Element 6: Quantify the presence and extent of spatial configuration constraints, if any, such as connectivity, barriers to access, etc.
Element 7: Evaluate to what extent the concept of residence applies to the species, and if so, describe the species’ residence.
Threats and Limiting Factors to the Survival and Recovery of SLEB
Element 8: Assess and prioritize the threats to the survival and recovery of SLEB.
Element 9: Identify the activities most likely to threaten (i.e., damage or destroy) the habitat properties identified in elements 4-5 and provide information on the extent and consequences of these activities.
Element 10: Assess any natural factors that will limit the survival and recovery of SLEB.
Element 11: Discuss the potential ecological impacts of the threats identified in element 8 to the target species and other co-occurring species. List the possible benefits and disadvantages to the target species and other co-occurring species that may occur if the threats are abated. Identify existing monitoring efforts for the target species and other co-occurring species associated with each of the threats, and identify any knowledge gaps.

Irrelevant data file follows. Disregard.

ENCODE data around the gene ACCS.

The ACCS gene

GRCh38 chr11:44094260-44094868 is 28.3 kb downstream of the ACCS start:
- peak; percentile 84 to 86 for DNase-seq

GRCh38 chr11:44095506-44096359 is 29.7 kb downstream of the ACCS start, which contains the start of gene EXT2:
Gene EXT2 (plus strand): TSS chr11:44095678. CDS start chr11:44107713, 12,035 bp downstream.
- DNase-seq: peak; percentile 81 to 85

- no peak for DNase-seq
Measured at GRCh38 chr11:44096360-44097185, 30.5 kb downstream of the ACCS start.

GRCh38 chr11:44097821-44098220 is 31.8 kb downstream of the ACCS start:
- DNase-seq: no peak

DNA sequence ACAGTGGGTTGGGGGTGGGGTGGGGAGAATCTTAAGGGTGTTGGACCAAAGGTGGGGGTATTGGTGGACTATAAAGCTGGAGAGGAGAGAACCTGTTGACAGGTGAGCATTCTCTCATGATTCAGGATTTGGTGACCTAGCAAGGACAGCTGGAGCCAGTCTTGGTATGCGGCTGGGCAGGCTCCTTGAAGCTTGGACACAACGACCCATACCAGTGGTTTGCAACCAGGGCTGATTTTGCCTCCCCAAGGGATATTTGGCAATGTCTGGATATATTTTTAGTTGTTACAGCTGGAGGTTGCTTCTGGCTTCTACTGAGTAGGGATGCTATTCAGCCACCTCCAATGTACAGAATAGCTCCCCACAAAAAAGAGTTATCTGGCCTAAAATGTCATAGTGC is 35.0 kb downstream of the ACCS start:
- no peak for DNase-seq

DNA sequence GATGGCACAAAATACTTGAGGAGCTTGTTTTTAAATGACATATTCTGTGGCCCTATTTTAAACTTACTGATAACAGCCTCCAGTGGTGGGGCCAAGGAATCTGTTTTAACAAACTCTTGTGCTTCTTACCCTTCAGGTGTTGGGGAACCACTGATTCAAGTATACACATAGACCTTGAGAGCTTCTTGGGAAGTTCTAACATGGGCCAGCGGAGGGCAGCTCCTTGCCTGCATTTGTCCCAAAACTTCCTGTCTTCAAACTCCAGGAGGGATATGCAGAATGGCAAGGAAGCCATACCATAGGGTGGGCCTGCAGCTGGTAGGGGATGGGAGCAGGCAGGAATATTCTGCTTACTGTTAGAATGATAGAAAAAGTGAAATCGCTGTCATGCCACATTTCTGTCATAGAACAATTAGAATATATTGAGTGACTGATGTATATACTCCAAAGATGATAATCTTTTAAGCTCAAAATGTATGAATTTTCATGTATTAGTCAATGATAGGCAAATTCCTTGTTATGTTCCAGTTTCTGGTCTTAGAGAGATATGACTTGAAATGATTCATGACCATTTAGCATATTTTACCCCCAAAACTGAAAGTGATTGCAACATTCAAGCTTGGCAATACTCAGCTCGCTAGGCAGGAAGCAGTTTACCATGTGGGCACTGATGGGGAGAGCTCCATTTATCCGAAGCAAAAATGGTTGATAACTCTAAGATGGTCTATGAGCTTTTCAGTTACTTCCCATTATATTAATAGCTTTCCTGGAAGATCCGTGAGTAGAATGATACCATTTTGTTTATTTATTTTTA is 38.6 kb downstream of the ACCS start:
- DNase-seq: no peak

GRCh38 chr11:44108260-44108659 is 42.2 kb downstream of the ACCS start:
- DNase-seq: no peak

Element 12: Propose candidate abundance and distribution target(s) for recovery.
Element 13: Project expected population trajectories over a scientifically reasonable time frame (minimum of 10 years), and trajectories over time to the potential recovery target(s), given current SLEB population dynamics parameters.
Element 14: Provide advice on the degree to which supply of suitable habitat meets the demands of the species both at present and when the species reaches the potential recovery target(s) identified in element 12.
Element 15: Assess the probability that the potential recovery target(s) can be achieved under current rates of population dynamics parameters, and how that probability would vary with different mortality (especially lower) and productivity (especially higher) parameters.
Scenarios for Mitigation of Threats and Alternatives to Activities
Element 16: Develop an inventory of feasible mitigation measures and reasonable alternatives to the activities that are threats to the species and its habitat (as identified in elements 8 and 10).